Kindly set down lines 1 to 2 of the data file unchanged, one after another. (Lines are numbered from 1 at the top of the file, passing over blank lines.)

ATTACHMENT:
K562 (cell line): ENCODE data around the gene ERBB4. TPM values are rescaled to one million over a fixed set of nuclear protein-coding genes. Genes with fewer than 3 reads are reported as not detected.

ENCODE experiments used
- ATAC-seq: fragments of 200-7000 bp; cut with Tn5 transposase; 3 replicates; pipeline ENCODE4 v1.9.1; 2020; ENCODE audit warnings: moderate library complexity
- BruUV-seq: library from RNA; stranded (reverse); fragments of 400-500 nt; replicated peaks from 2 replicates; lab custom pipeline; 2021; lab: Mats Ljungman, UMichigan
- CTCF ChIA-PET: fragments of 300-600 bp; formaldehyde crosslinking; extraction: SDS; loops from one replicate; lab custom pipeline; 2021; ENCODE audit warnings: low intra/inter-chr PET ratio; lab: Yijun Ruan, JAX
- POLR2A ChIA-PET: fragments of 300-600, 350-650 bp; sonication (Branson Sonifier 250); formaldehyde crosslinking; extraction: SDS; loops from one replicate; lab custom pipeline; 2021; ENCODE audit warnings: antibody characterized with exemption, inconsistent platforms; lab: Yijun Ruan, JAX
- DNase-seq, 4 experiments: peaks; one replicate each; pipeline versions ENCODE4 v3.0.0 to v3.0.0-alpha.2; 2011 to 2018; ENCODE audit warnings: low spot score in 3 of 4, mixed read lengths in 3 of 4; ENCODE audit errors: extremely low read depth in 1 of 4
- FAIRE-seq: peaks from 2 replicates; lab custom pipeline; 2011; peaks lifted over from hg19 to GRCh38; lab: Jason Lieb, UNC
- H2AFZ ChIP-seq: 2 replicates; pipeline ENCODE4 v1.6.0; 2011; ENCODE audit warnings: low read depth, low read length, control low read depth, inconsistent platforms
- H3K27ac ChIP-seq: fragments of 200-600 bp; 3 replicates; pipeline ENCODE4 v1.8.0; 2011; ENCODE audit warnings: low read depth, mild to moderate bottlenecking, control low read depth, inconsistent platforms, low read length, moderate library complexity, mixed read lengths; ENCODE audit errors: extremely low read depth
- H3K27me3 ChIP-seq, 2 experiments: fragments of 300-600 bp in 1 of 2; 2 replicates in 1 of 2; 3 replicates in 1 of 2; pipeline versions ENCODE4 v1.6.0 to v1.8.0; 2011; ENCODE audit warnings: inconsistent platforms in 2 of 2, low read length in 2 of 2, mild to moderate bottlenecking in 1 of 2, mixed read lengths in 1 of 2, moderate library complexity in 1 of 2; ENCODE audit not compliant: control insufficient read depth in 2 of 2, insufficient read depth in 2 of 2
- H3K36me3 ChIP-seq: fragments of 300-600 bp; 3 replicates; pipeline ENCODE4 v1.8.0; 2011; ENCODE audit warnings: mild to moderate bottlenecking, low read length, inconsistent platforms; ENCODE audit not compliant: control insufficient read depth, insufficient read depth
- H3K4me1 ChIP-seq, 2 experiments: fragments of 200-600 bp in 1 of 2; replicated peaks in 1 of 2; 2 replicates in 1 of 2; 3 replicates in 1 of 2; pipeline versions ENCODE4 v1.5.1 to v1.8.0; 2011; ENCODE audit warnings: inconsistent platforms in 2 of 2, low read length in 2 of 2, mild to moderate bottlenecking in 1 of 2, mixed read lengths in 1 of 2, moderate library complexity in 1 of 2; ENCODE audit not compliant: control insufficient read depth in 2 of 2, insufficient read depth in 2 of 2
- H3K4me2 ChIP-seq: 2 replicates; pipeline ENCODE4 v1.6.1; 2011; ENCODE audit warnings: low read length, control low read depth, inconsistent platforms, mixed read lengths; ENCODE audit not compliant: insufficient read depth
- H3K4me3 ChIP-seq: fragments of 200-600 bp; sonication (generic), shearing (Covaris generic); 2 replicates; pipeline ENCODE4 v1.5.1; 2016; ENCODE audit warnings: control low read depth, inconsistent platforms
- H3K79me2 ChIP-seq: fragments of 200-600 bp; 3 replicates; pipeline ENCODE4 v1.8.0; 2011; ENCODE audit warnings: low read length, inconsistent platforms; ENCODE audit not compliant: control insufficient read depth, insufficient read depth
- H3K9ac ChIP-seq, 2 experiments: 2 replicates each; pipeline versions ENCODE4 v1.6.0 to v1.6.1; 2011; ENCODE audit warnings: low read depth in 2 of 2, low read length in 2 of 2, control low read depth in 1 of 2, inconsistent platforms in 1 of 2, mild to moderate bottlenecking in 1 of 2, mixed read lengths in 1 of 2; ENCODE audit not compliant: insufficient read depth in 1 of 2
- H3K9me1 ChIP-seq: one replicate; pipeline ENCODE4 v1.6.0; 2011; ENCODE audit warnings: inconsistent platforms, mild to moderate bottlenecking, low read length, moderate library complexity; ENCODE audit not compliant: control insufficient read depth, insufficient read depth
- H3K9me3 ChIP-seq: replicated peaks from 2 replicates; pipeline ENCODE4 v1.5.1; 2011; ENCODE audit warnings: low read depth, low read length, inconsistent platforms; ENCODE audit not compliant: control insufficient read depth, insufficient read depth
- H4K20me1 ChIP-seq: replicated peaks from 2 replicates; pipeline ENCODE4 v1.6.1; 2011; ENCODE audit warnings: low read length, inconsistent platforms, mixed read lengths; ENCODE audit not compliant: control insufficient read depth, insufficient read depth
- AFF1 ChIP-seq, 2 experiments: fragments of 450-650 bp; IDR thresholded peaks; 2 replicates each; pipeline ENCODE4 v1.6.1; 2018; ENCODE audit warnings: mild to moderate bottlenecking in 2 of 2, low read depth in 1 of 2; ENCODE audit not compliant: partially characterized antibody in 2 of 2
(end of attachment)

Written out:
K562 (cell line): ENCODE data around the gene ERBB4. TPM values are rescaled to one million over a fixed set of nuclear protein-coding genes. Genes with fewer than 3 reads are reported as not detected.

ENCODE experiments used